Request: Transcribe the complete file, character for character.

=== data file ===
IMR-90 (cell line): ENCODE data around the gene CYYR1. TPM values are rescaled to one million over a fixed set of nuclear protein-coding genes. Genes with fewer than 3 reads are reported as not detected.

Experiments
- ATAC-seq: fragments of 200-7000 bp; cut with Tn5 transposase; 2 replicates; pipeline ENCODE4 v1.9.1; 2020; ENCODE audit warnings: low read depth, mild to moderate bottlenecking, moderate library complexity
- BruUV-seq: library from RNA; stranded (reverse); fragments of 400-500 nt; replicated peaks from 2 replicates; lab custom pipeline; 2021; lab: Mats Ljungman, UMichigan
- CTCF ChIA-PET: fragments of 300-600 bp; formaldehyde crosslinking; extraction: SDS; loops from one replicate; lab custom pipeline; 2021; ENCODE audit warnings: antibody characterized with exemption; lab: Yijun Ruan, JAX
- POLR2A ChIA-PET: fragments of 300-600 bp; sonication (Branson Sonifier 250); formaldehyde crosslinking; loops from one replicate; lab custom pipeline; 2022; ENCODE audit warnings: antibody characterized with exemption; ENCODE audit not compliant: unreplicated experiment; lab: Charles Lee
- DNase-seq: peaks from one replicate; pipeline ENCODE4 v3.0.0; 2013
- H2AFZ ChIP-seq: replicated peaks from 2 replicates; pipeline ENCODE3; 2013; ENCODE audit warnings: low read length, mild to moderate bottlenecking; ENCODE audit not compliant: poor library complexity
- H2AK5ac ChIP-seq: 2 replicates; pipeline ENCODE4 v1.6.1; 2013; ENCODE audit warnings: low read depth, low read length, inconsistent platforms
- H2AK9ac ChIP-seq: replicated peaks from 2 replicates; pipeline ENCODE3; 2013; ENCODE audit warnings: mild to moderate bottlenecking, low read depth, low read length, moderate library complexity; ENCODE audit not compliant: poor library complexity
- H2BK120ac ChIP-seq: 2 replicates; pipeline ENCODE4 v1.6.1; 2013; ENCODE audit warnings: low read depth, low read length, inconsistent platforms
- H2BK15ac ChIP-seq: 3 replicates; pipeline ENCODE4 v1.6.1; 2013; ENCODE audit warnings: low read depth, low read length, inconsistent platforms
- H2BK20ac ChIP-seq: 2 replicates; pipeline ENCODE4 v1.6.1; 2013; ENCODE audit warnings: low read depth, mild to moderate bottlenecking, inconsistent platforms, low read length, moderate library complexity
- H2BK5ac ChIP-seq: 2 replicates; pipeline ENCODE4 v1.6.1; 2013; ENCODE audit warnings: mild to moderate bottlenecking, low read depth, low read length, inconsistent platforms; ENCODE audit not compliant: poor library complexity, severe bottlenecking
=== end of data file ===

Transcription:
IMR-90 (cell line): ENCODE data around the gene CYYR1. TPM values are rescaled to one million over a fixed set of nuclear protein-coding genes. Genes with fewer than 3 reads are reported as not detected.

Experiments
- ATAC-seq: fragments of 200-7000 bp; cut with Tn5 transposase; 2 replicates; pipeline ENCODE4 v1.9.1; 2020; ENCODE audit warnings: low read depth, mild to moderate bottlenecking, moderate library complexity
- BruUV-seq: library from RNA; stranded (reverse); fragments of 400-500 nt; replicated peaks from 2 replicates; lab custom pipeline; 2021; lab: Mats Ljungman, UMichigan
- CTCF ChIA-PET: fragments of 300-600 bp; formaldehyde crosslinking; extraction: SDS; loops from one replicate; lab custom pipeline; 2021; ENCODE audit warnings: antibody characterized with exemption; lab: Yijun Ruan, JAX
- POLR2A ChIA-PET: fragments of 300-600 bp; sonication (Branson Sonifier 250); formaldehyde crosslinking; loops from one replicate; lab custom pipeline; 2022; ENCODE audit warnings: antibody characterized with exemption; ENCODE audit not compliant: unreplicated experiment; lab: Charles Lee
- DNase-seq: peaks from one replicate; pipeline ENCODE4 v3.0.0; 2013
- H2AFZ ChIP-seq: replicated peaks from 2 replicates; pipeline ENCODE3; 2013; ENCODE audit warnings: low read length, mild to moderate bottlenecking; ENCODE audit not compliant: poor library complexity
- H2AK5ac ChIP-seq: 2 replicates; pipeline ENCODE4 v1.6.1; 2013; ENCODE audit warnings: low read depth, low read length, inconsistent platforms
- H2AK9ac ChIP-seq: replicated peaks from 2 replicates; pipeline ENCODE3; 2013; ENCODE audit warnings: mild to moderate bottlenecking, low read depth, low read length, moderate library complexity; ENCODE audit not compliant: poor library complexity
- H2BK120ac ChIP-seq: 2 replicates; pipeline ENCODE4 v1.6.1; 2013; ENCODE audit warnings: low read depth, low read length, inconsistent platforms
- H2BK15ac ChIP-seq: 3 replicates; pipeline ENCODE4 v1.6.1; 2013; ENCODE audit warnings: low read depth, low read length, inconsistent platforms
- H2BK20ac ChIP-seq: 2 replicates; pipeline ENCODE4 v1.6.1; 2013; ENCODE audit warnings: low read depth, mild to moderate bottlenecking, inconsistent platforms, low read length, moderate library complexity
- H2BK5ac ChIP-seq: 2 replicates; pipeline ENCODE4 v1.6.1; 2013; ENCODE audit warnings: mild to moderate bottlenecking, low read depth, low read length, inconsistent platforms; ENCODE audit not compliant: poor library complexity, severe bottlenecking